• July 20, 2017

Nathan economist Alan Meister, Ph.D. recently examined the economic, fiscal, and social impacts of online casino gaming (iGaming) in New Jersey. His analysis figured prominently in the co-authored research report, “Economic Impact of New Jersey Online Gaming: Lessons Learned,” which was released in June. The study, peer reviewed by academics at the University of Nevada, Las Vegas, was commissioned by the iDevelopment & Economics Association (iDEA), a trade association that exclusively represents the interests of the U.S. online gaming industry.

Meister adapted widely accepted economic impact models to analyze data from iGaming operators and public sources, including the New Jersey Department of Gaming Enforcement. The analysis examined the impact on the State of New Jersey’s output, jobs, wages, and tax revenue in 2016, as well as the cumulative impact since New Jersey iGaming’s inception in 2013.

The wide-ranging paper examined numerous other issues such as cannibalization of land-based casinos, fraud and cheating, keeping iGaming within state borders, money laundering, problem gambling, and underage gambling. Dr. Meister and his co-author, Gene Johnson of the gaming consulting firm Victor-Strategies, concluded that “New Jersey’s experience provides valuable lessons for other U.S. states considering iGaming legalization in the future.”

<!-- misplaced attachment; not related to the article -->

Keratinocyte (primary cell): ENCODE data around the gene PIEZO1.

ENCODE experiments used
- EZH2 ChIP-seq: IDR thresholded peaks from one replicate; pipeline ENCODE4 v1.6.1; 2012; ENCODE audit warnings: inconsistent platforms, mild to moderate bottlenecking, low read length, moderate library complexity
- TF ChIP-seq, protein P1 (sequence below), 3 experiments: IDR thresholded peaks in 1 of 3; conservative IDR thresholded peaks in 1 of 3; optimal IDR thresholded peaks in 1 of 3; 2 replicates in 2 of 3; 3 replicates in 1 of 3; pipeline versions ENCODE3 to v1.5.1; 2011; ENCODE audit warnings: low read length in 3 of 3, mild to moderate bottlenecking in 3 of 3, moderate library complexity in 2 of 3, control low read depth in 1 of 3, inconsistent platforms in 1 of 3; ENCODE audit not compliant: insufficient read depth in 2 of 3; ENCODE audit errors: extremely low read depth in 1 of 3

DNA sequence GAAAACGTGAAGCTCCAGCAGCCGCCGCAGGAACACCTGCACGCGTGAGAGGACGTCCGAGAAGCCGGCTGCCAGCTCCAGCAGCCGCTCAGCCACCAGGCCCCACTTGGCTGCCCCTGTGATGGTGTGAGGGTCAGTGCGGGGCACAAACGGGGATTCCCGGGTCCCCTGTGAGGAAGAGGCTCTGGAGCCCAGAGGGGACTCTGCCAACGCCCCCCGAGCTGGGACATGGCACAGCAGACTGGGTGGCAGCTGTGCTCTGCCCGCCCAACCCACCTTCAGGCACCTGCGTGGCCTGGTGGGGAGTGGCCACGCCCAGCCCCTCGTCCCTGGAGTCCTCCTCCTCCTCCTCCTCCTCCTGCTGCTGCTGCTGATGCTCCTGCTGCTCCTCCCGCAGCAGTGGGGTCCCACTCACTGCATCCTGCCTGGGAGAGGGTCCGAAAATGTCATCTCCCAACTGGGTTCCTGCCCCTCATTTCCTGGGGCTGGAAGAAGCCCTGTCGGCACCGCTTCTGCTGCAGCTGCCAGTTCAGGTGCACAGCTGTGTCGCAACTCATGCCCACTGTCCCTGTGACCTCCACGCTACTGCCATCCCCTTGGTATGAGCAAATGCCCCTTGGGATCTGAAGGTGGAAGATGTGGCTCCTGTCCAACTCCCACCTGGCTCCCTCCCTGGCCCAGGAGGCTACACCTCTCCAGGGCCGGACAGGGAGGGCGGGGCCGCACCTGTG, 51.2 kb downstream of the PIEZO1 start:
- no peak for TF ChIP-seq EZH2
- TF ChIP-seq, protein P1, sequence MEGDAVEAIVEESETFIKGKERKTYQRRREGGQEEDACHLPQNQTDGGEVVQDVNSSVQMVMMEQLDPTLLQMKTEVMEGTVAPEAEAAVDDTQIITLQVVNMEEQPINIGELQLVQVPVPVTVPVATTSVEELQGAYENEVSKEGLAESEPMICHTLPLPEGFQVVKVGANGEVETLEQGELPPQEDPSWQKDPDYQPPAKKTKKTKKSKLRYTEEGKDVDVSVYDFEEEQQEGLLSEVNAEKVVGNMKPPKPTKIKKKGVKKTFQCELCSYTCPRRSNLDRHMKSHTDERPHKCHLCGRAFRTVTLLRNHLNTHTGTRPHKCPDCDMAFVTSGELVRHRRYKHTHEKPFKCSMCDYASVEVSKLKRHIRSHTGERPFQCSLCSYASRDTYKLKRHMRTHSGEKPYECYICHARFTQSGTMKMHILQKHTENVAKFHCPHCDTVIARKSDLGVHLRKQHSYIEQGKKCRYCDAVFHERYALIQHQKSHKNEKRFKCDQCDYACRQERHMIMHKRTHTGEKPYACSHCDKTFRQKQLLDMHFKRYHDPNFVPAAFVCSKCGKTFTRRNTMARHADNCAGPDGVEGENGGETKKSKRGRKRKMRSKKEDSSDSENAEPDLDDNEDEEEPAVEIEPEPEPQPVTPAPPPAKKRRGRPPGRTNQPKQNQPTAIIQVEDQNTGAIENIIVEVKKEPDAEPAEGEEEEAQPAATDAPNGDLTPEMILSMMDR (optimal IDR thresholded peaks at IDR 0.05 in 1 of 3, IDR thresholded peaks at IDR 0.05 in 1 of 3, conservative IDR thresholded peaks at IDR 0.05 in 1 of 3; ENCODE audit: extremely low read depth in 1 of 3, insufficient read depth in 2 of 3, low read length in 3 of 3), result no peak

Dr. Meister, who heads Nathan’s Gaming practice, is a recognized authority on the economics of the gaming industry. For over 17 years, Dr. Meister has conducted extensive research and analysis of the industry, including online gaming, in litigation, regulatory, public policy, and business planning and operations matters. His research and analyses have been relied on before the U.S. government, various states, the United States Supreme Court, and the World Trade Organization.

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